Stats geeks, gather 'round! We've got some really nerdy number crunching to mix up with your politics obsession. We spent the morning looking over a piece by FiveThirtyEight and still don't quite understand it, but maybe it will push your buttons. They analyze the probability of both Sen. Norm Coleman and Al Franken winning the recount based on voter error rates. Their conclusion? Franken might be the "prohibitive favorite depending on the number of recounted ballots".
The analysis comes from the basis that Coleman is ahead by 221, but that number is now down to 204, giving Franken a further advantage.
The article looks at the Correctable Error Rate (CER), which is the percentage of ballots that were not counted originally, but will be included in the hand recount. The odds are also calculated by the percentage of recounted ballots that are resolved after scanner error or voter error. FiveThirtyEight says Coleman and Franken don't necessarily have a 50/50 chance of gaining votes based on voters who typically make mistakes on their ballots.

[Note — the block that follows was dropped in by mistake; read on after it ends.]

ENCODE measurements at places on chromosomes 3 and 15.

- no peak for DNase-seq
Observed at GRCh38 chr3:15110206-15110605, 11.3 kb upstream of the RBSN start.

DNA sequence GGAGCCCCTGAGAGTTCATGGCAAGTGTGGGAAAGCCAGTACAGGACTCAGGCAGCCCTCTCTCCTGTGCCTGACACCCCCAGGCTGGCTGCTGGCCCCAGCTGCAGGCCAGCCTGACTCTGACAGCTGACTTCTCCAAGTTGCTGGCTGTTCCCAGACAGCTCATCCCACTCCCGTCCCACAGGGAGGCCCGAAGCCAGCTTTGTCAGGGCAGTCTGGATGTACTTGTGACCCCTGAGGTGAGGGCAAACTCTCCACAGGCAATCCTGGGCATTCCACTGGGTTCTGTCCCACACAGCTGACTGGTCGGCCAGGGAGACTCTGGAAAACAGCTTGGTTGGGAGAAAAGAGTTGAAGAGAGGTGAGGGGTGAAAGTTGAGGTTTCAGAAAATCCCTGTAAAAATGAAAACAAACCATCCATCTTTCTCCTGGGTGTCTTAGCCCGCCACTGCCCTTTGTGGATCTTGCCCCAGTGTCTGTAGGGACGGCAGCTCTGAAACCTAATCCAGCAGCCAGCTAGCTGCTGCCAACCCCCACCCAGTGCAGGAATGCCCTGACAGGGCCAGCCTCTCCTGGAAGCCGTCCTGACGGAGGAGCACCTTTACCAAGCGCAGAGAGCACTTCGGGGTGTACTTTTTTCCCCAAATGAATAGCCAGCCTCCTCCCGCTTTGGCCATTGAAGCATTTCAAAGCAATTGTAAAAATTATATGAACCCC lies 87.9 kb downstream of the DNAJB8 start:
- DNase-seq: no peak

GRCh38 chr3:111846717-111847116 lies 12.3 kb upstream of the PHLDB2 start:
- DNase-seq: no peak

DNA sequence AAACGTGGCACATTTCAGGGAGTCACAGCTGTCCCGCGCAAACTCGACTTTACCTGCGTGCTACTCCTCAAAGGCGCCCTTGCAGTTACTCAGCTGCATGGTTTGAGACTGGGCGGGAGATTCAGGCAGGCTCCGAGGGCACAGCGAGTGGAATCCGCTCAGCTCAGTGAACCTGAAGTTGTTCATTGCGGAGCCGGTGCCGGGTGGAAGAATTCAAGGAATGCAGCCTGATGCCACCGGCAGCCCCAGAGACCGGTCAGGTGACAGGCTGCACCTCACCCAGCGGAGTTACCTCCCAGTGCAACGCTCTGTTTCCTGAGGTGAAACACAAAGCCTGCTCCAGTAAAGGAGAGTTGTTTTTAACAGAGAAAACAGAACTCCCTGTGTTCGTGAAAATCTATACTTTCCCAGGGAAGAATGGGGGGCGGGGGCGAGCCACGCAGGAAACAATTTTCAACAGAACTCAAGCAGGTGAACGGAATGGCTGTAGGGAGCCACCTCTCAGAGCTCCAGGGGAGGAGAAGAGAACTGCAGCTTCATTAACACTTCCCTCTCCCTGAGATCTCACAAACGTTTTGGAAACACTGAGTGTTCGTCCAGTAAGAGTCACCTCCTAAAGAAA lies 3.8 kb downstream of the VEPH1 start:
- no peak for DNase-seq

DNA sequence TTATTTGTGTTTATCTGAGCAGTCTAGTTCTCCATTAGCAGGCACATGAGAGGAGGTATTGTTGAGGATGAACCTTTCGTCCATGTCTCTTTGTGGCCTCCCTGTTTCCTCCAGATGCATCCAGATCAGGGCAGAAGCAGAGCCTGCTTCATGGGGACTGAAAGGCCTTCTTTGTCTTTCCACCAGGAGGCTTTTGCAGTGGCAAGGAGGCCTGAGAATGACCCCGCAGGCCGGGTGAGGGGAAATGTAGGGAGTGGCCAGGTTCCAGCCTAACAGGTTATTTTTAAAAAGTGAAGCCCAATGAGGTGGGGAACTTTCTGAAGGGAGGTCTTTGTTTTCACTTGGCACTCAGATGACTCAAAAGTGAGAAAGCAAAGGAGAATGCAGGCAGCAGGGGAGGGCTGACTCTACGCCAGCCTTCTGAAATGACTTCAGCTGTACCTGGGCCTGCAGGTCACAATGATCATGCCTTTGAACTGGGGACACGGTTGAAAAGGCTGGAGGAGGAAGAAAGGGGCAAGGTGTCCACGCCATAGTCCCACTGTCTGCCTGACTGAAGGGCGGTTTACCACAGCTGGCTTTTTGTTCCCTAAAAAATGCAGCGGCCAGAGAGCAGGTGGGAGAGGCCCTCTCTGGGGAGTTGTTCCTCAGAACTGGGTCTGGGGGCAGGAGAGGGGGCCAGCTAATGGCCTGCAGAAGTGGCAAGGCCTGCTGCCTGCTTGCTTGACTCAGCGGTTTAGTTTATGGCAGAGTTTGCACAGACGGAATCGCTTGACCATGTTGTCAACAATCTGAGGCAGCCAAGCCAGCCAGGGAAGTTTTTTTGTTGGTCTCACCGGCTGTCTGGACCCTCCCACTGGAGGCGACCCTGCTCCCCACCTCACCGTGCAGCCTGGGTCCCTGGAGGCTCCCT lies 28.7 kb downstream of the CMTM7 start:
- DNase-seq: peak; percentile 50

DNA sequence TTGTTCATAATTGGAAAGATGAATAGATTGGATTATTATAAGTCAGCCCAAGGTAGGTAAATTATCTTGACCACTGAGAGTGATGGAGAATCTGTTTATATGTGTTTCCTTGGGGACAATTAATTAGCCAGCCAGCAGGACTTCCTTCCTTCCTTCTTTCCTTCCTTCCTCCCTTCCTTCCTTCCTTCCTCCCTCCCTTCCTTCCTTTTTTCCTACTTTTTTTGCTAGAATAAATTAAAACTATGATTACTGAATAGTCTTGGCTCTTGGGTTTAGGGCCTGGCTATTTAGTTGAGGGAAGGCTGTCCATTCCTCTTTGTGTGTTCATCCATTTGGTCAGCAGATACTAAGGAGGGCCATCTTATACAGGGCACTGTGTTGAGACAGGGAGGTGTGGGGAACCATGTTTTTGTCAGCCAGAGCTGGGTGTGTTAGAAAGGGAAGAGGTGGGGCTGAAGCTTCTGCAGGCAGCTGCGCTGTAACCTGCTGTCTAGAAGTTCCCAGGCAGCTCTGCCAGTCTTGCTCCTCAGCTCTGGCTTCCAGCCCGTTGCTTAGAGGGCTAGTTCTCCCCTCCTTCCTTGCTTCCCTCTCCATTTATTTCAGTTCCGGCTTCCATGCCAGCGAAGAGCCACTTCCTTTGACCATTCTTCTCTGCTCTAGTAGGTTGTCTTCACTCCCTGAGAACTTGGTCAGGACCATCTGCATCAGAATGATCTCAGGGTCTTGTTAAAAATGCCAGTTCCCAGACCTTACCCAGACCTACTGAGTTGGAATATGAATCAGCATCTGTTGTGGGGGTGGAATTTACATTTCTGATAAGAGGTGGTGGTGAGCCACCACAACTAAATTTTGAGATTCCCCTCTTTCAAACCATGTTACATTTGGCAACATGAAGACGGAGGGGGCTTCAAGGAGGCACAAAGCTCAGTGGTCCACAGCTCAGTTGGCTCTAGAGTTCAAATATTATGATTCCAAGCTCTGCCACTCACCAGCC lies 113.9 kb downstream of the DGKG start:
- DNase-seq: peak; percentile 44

Many people are saying all of this analysis is casting doubt on the election system and voter ability, but we're pretty sure everyone knew this sort of fluctuation happens after Election Day. Normally a few hundred votes, give or take, out of almost 3 million voters isn't a deal breaker, but this year it is.
It's impossible to sum up this number story, so read it in full here. Looks like both candidates have a good chance of winning, depending on the recount circumstances. Bring it on!